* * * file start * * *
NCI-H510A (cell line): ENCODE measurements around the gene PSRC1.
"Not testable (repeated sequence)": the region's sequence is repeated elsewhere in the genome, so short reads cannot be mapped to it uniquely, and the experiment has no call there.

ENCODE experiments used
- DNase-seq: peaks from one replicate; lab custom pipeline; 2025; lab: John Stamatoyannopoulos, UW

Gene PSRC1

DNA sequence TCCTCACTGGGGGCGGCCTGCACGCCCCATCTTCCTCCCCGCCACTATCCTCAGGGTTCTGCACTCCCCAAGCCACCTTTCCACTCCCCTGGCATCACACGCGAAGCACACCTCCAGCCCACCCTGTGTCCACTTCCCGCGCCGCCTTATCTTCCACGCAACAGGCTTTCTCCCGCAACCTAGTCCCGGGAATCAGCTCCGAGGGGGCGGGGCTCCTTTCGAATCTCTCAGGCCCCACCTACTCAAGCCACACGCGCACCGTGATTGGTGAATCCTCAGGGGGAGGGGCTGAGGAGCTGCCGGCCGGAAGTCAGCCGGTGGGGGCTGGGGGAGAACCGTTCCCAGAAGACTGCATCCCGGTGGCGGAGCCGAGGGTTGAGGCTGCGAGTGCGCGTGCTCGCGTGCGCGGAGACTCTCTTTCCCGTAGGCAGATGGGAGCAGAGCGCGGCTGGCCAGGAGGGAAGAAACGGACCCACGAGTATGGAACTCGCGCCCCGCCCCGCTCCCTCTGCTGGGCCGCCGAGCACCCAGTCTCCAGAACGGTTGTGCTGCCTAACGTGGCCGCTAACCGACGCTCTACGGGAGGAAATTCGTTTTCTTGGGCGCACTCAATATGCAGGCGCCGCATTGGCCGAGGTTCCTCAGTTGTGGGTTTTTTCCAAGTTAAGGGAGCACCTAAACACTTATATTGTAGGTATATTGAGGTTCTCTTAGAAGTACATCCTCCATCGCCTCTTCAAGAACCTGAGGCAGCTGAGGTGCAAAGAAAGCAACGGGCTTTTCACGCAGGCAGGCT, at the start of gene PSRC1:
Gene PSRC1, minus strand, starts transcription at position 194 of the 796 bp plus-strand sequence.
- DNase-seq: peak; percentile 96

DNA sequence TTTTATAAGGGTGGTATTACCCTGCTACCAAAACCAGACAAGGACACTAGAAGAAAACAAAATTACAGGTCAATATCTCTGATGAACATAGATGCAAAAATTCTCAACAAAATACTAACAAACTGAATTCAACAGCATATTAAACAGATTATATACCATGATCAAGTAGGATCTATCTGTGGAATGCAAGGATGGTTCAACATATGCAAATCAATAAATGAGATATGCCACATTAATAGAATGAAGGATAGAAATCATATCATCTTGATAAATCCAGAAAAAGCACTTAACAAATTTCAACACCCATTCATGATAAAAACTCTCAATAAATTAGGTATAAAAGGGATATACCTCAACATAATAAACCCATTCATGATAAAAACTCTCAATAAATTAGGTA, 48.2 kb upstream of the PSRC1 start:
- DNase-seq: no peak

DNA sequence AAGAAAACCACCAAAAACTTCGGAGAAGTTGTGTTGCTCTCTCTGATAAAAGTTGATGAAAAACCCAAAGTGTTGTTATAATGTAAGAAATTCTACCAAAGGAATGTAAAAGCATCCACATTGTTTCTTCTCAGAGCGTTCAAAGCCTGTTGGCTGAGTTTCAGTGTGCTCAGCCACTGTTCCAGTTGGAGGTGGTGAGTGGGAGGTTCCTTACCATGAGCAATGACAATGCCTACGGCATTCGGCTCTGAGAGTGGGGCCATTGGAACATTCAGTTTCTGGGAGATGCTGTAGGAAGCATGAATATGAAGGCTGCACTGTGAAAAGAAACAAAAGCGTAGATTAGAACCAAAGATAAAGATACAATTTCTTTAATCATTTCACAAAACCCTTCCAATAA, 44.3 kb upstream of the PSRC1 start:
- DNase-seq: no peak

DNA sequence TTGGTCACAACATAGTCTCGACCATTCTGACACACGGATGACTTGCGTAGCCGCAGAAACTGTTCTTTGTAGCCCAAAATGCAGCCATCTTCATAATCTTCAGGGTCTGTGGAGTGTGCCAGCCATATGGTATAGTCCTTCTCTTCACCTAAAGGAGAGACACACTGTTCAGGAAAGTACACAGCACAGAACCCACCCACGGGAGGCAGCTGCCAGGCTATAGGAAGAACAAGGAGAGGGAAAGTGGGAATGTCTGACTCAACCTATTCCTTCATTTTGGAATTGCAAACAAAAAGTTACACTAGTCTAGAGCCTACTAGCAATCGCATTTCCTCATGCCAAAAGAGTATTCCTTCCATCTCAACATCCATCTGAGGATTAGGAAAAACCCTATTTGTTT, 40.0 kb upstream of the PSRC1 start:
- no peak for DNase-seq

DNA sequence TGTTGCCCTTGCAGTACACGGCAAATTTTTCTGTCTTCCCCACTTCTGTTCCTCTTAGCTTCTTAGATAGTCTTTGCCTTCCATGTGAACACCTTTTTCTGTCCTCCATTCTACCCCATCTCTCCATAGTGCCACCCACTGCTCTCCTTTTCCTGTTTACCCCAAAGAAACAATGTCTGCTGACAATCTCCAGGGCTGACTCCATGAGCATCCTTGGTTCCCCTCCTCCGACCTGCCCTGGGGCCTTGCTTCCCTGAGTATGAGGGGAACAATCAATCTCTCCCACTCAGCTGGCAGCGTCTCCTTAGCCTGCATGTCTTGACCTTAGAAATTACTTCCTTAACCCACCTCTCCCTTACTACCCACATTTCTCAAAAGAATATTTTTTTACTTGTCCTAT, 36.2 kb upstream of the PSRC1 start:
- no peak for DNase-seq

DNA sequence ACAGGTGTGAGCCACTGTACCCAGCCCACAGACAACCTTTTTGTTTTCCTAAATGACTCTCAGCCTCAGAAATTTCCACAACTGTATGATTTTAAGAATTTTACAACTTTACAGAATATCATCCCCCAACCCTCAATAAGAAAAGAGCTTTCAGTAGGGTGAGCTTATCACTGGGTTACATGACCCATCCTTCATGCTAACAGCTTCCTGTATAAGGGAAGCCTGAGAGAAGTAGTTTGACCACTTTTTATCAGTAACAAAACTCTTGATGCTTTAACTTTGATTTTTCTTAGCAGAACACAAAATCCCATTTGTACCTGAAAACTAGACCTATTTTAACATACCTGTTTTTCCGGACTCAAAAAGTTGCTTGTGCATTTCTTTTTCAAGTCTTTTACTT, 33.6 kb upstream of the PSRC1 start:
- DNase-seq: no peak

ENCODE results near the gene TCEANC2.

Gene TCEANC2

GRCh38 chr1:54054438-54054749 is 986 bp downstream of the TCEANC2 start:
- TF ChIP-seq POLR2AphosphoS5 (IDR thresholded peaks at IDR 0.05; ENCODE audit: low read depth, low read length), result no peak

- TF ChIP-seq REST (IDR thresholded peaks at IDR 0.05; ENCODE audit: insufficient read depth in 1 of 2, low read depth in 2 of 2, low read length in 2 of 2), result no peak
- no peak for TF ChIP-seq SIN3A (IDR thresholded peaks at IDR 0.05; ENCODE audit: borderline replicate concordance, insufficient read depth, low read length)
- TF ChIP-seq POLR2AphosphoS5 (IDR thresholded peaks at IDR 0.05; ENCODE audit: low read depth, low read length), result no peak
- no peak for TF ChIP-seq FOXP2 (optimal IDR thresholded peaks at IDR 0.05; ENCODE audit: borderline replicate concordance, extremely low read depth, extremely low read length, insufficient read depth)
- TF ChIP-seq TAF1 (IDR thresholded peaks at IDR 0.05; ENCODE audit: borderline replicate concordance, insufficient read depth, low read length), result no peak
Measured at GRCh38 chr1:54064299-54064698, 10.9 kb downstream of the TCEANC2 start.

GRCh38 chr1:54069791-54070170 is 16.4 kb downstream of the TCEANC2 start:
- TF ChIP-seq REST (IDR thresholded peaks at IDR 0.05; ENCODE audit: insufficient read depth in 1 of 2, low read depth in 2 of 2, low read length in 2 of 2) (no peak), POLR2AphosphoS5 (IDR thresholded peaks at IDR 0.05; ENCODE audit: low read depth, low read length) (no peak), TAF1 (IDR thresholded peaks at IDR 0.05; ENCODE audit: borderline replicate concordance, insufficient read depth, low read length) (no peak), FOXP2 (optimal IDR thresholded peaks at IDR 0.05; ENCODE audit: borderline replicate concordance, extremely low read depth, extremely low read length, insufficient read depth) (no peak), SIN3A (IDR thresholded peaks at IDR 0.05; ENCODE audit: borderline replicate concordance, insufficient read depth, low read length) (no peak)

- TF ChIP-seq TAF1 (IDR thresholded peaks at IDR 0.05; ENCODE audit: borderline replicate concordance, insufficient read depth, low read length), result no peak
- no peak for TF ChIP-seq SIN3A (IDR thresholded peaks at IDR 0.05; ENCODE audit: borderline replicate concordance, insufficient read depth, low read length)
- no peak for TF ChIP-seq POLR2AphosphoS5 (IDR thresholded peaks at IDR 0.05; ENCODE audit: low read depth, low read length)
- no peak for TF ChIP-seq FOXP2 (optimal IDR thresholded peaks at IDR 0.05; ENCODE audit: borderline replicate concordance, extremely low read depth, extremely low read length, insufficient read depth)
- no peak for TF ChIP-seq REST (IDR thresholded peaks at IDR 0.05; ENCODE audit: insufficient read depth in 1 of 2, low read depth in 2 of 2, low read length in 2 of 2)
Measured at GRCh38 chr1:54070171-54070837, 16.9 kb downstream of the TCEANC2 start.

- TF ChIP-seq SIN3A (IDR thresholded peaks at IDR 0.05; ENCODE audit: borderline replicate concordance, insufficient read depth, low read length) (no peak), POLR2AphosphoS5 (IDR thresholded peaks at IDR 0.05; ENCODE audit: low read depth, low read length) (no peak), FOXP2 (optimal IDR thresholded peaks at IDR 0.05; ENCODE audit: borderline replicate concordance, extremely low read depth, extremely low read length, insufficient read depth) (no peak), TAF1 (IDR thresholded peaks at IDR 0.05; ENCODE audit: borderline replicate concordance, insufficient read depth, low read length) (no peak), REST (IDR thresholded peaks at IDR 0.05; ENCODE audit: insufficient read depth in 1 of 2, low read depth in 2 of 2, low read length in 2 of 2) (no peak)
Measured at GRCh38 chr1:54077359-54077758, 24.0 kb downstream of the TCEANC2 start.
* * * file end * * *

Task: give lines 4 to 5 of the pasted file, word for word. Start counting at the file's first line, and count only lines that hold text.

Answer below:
- DNase-seq: peaks from one replicate; lab custom pipeline; 2025; lab: John Stamatoyannopoulos, UW

Gene PSRC1